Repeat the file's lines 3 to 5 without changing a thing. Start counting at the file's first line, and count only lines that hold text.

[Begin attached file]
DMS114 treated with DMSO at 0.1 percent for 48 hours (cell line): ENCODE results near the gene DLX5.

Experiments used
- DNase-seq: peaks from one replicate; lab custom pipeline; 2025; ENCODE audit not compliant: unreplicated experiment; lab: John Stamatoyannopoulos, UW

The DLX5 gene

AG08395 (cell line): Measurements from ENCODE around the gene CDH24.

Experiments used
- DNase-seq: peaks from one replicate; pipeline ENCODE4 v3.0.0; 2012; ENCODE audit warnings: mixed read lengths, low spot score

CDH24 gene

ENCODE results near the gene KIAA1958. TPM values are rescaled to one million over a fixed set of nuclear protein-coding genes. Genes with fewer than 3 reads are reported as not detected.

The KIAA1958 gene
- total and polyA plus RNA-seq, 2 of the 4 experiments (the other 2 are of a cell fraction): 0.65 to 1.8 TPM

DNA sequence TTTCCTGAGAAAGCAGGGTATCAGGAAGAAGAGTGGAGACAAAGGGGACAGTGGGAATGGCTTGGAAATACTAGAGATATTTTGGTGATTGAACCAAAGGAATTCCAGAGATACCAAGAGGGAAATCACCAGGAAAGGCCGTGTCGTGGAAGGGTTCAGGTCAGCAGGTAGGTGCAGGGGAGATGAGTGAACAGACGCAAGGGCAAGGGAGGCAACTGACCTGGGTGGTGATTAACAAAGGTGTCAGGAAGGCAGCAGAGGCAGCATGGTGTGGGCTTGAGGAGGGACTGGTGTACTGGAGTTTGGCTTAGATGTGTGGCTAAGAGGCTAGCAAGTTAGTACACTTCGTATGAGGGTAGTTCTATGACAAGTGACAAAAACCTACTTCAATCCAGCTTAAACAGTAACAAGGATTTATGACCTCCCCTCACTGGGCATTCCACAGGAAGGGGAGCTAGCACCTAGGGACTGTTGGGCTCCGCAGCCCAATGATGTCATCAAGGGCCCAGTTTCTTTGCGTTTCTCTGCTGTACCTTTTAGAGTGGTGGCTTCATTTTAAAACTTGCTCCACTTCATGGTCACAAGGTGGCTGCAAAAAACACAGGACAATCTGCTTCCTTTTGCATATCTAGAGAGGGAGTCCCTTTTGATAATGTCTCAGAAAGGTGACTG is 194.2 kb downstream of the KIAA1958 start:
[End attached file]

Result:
- DNase-seq: peaks from one replicate; lab custom pipeline; 2025; ENCODE audit not compliant: unreplicated experiment; lab: John Stamatoyannopoulos, UW

The DLX5 gene

AG08395 (cell line): Measurements from ENCODE around the gene CDH24.